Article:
Guidelines

What does USACE stand for?

What does USACE stand for?

The United States Army Corps of Engineers
The United States Army Corps of Engineers (USACE) was founded on June 16, 1775, just two days after the Army was established.

What types of programs does the USACE work in today?

USACE realty programs include the Joint Facilities Recruiting Program, the Homeowners Assistance Program, BRAC acquisitions and disposal, and the Defense National Relocation Program. The U.S. Corps of Engineers owns and operates more than 600 dams located throughout the United States.

What is a USACE 408 permit?

Section 408 provides that USACE may grant permission for another party to alter a Civil Works project upon a determination that the alteration proposed will not be injurious to the public interest and will not impair the usefulness of the Civil Works project.

Who does the USACE report to?

the chief of engineers
Three deputy commanding generals (major generals) report to the chief of engineers, who have the following titles: Deputy Commanding General, Deputy Commanding General for Civil and Emergency Operation, and Deputy Commanding General for Military and International Operations.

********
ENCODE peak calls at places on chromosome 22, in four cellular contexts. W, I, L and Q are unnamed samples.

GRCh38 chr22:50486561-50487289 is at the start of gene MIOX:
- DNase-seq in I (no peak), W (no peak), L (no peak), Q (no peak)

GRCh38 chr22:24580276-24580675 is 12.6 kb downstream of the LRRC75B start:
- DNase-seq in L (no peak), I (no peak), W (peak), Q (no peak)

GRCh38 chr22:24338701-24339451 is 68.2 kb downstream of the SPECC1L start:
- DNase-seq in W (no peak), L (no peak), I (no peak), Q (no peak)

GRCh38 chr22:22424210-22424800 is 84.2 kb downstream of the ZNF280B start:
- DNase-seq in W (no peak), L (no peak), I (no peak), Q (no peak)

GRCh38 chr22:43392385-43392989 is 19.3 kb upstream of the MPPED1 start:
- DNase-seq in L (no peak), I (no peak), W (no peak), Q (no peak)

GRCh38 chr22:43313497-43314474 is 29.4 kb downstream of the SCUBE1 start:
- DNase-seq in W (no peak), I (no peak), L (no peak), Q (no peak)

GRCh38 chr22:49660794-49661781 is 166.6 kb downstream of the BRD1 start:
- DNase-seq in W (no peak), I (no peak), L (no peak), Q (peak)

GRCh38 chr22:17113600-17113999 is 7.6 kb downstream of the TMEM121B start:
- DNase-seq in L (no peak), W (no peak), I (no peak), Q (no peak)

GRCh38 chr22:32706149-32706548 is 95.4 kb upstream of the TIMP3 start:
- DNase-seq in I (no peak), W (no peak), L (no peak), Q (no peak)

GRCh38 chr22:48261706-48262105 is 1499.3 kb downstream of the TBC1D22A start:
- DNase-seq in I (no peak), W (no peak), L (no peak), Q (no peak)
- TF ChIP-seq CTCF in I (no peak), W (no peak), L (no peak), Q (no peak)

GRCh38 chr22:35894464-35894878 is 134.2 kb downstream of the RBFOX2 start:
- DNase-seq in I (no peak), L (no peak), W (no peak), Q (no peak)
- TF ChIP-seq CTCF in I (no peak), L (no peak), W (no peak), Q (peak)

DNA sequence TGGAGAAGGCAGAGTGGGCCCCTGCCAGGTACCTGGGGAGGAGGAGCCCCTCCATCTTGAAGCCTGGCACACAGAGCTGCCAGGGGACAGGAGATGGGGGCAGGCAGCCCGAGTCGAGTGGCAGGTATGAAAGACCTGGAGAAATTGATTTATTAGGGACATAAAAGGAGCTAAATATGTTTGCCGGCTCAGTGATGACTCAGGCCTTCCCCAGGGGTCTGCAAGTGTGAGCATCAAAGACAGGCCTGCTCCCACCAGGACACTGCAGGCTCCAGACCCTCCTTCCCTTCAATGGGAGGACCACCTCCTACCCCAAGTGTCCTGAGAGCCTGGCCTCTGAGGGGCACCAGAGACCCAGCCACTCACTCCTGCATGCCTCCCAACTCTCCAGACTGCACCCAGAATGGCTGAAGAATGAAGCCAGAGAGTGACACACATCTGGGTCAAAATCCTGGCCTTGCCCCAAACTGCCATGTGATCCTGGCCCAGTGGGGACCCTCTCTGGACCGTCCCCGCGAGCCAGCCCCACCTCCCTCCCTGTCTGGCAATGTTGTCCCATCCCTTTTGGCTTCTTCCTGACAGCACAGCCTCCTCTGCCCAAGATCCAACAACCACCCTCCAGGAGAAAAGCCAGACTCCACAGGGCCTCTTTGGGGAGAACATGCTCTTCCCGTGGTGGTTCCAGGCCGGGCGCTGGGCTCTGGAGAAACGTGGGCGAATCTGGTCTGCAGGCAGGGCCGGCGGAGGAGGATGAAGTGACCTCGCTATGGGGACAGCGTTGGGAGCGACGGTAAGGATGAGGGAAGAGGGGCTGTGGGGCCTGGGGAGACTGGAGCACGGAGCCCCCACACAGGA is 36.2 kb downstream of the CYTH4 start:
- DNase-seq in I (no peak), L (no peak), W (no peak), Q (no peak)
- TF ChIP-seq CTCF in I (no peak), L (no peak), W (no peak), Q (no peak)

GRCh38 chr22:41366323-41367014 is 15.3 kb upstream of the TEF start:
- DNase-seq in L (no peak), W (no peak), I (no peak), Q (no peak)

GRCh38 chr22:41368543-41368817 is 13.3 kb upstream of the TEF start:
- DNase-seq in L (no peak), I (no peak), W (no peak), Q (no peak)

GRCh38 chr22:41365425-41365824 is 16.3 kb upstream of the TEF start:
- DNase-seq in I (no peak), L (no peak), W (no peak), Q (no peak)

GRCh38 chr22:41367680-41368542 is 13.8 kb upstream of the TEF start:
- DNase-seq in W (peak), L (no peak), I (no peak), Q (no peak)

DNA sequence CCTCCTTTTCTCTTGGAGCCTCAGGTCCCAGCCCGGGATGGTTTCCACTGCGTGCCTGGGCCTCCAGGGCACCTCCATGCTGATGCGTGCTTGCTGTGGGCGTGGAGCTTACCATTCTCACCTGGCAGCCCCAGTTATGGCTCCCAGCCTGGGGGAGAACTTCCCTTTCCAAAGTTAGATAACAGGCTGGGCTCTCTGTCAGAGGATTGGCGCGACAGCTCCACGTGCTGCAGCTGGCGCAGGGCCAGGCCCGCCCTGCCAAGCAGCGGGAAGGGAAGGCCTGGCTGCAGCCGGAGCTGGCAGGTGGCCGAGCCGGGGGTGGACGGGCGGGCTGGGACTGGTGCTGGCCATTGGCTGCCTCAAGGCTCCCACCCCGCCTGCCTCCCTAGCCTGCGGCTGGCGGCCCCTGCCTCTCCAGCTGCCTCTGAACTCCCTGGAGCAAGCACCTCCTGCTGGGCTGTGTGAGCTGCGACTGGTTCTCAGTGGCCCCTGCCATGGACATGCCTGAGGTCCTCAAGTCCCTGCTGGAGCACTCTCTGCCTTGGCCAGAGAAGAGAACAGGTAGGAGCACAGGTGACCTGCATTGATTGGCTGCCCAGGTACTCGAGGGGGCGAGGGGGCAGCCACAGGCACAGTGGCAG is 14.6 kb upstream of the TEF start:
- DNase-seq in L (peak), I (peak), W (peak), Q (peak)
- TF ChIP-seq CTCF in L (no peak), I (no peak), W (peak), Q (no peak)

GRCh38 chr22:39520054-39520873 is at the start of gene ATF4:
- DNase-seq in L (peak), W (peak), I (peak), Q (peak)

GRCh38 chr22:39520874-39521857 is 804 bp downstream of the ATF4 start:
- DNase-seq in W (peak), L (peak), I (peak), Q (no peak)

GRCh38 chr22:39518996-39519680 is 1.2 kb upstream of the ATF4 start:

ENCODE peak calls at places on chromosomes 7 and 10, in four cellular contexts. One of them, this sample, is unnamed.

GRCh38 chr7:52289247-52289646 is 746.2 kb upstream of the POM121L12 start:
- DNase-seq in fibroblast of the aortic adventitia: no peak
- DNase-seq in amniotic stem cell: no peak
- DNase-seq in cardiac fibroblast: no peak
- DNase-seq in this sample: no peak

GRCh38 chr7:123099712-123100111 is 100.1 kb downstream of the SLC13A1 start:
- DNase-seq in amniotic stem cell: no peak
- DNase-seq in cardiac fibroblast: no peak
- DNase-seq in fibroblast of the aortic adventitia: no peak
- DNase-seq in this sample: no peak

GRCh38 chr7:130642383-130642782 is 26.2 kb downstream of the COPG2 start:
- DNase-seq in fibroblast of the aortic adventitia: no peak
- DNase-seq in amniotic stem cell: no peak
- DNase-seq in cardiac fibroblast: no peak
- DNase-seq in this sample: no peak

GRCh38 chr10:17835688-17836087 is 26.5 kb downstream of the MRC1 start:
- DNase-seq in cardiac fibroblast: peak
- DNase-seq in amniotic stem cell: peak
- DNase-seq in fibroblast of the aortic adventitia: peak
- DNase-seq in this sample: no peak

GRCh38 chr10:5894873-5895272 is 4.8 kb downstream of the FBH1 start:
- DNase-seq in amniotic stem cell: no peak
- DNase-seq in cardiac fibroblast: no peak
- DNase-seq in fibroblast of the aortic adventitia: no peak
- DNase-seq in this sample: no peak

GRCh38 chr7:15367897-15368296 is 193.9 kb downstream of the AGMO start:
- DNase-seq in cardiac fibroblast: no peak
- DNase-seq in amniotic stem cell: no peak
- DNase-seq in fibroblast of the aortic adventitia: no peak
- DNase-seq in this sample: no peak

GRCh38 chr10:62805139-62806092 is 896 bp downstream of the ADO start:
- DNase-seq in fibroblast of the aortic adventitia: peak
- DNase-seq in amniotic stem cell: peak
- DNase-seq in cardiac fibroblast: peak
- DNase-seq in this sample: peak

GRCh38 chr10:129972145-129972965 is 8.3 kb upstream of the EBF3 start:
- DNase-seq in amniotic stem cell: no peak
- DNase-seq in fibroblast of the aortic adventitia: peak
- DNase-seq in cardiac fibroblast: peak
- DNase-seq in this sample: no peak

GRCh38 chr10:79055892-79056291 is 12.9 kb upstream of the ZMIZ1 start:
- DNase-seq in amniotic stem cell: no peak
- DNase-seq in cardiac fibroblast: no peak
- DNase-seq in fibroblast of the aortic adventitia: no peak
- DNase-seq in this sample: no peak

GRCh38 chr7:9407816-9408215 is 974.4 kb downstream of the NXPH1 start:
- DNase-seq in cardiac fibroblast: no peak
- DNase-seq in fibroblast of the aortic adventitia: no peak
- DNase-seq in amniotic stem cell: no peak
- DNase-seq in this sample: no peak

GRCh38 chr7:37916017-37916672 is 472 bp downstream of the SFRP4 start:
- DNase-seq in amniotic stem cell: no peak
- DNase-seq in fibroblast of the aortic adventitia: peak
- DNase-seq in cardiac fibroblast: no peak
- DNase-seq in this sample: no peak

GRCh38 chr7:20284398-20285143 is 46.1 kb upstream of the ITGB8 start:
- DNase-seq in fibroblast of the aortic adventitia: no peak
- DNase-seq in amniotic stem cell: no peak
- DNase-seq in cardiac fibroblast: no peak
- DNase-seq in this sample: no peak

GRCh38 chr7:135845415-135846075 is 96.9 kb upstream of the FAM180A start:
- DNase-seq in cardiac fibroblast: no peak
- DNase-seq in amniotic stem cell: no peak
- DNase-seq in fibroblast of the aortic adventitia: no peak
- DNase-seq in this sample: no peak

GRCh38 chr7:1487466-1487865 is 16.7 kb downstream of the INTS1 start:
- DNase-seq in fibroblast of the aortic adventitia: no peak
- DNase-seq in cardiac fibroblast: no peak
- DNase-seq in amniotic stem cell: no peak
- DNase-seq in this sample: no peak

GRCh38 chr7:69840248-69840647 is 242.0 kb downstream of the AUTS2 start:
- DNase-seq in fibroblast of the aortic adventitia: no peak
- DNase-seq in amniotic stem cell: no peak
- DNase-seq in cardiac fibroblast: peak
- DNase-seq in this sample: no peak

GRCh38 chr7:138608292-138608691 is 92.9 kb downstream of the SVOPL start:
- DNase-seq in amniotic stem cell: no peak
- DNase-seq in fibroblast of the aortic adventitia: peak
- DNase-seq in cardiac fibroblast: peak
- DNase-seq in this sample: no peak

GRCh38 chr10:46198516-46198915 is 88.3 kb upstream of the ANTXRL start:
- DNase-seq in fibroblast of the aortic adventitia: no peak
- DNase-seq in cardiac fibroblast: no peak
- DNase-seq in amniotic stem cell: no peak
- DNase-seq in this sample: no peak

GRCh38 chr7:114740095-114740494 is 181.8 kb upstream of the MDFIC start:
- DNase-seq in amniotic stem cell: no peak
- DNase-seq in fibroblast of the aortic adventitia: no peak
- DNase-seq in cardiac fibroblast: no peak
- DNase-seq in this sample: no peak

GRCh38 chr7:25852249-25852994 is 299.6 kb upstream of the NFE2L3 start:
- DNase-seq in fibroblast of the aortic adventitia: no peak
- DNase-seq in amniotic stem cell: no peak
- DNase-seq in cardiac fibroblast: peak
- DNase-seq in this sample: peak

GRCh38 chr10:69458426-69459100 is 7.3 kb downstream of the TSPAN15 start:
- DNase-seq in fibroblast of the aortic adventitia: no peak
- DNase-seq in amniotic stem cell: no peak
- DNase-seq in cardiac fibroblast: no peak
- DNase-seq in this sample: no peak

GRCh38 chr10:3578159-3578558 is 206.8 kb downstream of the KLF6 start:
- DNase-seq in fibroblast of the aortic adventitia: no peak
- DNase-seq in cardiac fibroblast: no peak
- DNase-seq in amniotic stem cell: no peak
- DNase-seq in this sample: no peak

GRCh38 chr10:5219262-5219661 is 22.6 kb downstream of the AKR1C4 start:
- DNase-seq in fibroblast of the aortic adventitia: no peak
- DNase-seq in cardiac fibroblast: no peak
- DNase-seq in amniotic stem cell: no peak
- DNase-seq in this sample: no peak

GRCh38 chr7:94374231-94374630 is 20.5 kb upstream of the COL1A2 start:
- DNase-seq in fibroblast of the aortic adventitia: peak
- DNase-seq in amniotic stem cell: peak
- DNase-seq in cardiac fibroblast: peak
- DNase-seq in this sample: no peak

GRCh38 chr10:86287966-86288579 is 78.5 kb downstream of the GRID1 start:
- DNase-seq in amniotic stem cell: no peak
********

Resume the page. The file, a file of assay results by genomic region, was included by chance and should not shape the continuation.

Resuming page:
Is USACE a DoD agency?

USACE is a federal public engineering, design, and management agency under DoD jurisdiction. Its primary mission is related to flood protection, canals, and dams, but it also undertakes public works projects outside the United States.

What is civil works project?

Civil Works projects are implemented and operated for commercial navigation, flood risk management, environmental restoration, hydroelectric power, recreation, and municipal and industrial water supply.

Who runs USACE?

Lieutenant General Scott A. Spellmon
Lieutenant General Scott A. Spellmon assumed duties as the 55th Chief of Engineers and Commanding General of the United States Army Corps of Engineers (USACE) on September 10, 2020 after most recently serving as the USACE Deputy Commanding General for Civil and Emergency Operations.

What is a sapper in the UK Army?

The Corps of Royal Engineers, usually called the Royal Engineers (RE), and commonly known as the Sappers, is a corps of the British Army. It provides military engineering and other technical support to the British Armed Forces and is headed by the Chief Royal Engineer.

Where are combat engineers stationed?

Combat Engineers are trained at Fort Leonard Wood, Missouri. Fort Leonard Wood is the home of the US Army Engineer Center and School, plus the Engineer Museum, which contains the Engineer Regimental Room. Infantry soldiers are trained at Fort Benning, Georgia.

Is USACE a federal agency?

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